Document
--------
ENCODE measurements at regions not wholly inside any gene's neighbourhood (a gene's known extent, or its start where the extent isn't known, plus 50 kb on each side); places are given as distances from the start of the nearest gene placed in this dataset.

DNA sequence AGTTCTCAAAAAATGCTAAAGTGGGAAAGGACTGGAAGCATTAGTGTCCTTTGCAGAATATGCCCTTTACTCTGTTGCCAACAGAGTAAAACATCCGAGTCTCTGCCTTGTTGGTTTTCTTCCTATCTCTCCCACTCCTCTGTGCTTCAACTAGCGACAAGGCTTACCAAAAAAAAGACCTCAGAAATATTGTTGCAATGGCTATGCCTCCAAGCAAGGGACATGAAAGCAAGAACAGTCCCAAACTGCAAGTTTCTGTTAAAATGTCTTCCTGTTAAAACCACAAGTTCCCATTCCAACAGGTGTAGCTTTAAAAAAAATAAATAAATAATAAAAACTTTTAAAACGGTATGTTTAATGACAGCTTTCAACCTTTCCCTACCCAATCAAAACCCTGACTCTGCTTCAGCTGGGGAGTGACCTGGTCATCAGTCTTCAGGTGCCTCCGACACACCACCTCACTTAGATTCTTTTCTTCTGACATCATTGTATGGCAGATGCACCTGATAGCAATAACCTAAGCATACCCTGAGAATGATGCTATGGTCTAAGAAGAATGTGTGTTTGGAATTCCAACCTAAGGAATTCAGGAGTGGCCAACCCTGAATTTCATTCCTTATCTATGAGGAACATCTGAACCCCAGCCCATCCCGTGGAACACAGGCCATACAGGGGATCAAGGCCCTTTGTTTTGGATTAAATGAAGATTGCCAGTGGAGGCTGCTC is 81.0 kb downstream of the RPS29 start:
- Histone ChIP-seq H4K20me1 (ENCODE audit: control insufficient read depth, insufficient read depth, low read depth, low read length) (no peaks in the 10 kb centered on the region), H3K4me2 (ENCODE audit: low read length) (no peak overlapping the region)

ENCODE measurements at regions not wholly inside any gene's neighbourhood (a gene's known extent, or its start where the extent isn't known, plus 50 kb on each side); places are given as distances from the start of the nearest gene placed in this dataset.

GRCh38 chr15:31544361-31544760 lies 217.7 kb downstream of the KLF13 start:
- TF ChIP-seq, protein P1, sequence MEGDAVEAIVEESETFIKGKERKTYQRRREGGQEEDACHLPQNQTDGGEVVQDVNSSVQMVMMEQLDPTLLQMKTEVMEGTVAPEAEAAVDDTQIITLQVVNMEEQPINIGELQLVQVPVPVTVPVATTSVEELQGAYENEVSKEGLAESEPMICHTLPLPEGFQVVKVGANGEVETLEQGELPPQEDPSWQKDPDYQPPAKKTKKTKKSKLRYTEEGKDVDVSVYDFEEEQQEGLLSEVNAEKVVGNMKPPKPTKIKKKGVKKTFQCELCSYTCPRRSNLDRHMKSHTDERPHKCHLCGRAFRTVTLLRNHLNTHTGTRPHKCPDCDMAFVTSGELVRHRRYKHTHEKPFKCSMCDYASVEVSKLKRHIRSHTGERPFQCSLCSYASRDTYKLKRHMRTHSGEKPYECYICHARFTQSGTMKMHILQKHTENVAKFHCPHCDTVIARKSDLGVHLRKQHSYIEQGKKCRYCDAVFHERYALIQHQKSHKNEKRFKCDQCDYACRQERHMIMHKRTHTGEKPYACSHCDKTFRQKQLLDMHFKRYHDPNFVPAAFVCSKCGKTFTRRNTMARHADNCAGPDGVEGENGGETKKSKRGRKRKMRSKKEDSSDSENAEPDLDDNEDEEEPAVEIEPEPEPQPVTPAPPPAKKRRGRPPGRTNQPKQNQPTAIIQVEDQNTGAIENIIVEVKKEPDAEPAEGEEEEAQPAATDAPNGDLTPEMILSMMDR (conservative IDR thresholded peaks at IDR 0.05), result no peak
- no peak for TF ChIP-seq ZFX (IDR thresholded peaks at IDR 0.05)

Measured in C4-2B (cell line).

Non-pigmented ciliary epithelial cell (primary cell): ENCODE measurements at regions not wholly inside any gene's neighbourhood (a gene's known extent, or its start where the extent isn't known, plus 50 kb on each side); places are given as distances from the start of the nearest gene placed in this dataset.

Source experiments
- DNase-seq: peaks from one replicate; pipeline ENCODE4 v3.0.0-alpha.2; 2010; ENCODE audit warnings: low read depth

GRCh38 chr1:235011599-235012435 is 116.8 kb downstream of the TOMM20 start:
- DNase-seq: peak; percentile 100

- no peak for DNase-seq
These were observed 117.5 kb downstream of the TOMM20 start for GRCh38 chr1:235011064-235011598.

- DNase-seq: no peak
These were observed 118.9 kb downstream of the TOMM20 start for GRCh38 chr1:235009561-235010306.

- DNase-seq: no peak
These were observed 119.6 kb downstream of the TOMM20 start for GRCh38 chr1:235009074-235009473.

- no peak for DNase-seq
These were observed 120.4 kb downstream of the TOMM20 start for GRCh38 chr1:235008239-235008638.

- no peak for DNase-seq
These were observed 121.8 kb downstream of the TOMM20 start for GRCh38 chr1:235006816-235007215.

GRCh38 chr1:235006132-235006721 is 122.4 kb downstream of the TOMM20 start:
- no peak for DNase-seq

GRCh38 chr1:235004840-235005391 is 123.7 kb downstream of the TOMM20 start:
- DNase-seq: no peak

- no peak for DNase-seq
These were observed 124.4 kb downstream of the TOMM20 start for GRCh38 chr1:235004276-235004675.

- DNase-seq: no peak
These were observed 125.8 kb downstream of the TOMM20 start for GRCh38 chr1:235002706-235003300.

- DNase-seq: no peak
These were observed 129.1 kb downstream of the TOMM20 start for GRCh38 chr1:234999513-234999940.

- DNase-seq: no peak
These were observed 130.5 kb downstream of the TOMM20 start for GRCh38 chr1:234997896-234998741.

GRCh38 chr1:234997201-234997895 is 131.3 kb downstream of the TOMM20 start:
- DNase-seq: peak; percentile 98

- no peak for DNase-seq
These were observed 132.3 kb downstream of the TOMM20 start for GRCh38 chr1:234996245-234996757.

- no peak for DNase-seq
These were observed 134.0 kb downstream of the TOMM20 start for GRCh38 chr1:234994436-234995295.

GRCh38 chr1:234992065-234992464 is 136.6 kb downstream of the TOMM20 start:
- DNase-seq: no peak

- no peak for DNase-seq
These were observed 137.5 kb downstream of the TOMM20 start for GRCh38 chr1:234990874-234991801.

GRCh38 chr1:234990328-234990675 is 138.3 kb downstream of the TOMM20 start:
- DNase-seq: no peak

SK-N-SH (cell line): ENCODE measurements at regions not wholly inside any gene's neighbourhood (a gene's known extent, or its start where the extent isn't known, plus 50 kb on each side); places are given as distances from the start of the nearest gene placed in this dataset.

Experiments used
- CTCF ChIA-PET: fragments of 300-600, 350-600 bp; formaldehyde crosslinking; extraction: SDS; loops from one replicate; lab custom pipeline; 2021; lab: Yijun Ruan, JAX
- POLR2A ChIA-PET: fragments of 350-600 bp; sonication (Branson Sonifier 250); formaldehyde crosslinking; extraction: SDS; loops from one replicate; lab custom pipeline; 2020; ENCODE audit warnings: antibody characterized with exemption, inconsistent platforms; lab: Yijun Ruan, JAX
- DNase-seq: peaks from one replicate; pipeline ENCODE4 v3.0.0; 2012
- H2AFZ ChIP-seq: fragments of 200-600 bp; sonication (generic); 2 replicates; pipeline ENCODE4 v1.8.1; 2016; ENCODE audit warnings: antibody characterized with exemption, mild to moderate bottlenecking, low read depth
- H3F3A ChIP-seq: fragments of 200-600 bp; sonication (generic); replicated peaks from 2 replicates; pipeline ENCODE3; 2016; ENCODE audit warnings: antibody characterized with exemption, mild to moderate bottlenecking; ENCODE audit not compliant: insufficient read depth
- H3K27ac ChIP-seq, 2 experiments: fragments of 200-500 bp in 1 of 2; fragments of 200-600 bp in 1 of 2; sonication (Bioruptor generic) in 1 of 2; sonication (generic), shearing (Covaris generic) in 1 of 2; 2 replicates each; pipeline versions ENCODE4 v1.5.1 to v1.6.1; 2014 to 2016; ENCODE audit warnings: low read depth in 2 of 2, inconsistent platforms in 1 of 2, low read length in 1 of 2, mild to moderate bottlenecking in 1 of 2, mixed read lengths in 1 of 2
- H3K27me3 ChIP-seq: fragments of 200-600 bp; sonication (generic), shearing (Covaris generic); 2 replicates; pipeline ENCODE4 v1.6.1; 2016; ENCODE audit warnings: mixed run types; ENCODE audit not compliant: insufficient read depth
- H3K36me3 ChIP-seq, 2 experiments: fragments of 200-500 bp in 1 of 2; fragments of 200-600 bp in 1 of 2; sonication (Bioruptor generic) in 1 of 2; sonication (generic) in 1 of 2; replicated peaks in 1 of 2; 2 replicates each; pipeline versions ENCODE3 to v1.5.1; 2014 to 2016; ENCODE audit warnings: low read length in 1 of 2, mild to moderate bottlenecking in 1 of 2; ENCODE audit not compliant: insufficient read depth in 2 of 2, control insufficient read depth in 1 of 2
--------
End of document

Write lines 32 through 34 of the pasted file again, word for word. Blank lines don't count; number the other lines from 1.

- DNase-seq: no peak
These were observed 129.1 kb downstream of the TOMM20 start for GRCh38 chr1:234999513-234999940.

- DNase-seq: no peak